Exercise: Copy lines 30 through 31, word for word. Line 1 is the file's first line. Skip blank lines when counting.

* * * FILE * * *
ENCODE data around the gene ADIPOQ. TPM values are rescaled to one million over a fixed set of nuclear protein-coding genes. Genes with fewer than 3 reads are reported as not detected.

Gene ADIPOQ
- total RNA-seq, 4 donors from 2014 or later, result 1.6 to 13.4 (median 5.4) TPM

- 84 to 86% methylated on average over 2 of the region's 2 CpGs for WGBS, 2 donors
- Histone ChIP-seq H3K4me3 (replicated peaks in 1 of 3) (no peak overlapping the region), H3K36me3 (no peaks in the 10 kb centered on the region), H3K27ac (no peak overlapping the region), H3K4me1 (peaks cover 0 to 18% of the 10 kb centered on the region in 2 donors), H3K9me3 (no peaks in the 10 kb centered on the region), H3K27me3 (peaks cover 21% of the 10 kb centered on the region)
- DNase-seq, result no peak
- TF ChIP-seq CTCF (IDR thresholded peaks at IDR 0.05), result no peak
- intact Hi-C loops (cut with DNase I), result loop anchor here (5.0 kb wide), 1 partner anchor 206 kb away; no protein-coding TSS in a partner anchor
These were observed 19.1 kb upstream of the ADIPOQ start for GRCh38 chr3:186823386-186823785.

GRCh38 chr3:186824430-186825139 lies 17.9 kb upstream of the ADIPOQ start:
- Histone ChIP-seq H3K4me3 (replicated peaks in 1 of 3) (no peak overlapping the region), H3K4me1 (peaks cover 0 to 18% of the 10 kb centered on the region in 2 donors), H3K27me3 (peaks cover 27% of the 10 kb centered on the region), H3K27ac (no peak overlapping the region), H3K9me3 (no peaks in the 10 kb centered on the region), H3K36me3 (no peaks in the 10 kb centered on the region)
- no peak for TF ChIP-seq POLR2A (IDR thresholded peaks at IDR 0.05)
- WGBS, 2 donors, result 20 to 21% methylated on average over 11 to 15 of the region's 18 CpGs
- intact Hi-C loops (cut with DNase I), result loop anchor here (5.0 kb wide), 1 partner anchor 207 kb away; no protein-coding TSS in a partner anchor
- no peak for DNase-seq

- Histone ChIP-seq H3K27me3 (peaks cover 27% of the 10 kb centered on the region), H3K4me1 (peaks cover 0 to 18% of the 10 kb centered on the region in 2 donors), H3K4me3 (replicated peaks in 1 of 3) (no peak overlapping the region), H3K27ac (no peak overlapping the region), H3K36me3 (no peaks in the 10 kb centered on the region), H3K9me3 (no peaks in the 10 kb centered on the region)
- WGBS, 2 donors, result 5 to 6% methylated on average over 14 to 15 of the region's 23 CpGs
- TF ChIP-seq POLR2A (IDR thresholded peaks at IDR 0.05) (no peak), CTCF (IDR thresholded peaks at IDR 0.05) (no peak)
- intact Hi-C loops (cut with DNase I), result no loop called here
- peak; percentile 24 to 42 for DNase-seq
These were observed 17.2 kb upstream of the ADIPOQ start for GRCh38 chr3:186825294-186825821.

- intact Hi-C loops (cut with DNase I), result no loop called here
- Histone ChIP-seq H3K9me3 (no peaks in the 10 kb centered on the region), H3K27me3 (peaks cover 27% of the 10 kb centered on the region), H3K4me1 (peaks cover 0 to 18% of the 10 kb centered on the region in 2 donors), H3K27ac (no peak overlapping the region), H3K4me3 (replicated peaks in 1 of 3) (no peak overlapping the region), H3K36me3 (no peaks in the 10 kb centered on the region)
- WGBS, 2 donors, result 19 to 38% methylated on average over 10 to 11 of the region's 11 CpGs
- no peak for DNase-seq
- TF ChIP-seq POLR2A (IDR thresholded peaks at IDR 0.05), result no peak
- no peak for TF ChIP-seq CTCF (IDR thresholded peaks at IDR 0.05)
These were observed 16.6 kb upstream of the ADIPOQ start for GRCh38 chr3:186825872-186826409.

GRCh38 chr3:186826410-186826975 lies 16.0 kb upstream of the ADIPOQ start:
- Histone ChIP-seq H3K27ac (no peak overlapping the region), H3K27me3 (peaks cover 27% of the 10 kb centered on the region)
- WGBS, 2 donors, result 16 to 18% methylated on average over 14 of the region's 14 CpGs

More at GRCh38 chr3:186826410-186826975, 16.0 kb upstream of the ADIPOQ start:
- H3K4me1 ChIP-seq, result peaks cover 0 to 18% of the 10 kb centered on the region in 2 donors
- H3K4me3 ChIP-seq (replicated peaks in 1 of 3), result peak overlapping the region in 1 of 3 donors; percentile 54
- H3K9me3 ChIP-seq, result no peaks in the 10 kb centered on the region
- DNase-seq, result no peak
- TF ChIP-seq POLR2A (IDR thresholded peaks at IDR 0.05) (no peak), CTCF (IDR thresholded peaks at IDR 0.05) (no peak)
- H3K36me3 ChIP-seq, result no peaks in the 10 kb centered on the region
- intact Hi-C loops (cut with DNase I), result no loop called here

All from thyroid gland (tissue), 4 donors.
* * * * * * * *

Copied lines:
- Histone ChIP-seq H3K27ac (no peak overlapping the region), H3K27me3 (peaks cover 27% of the 10 kb centered on the region)
- WGBS, 2 donors, result 16 to 18% methylated on average over 14 of the region's 14 CpGs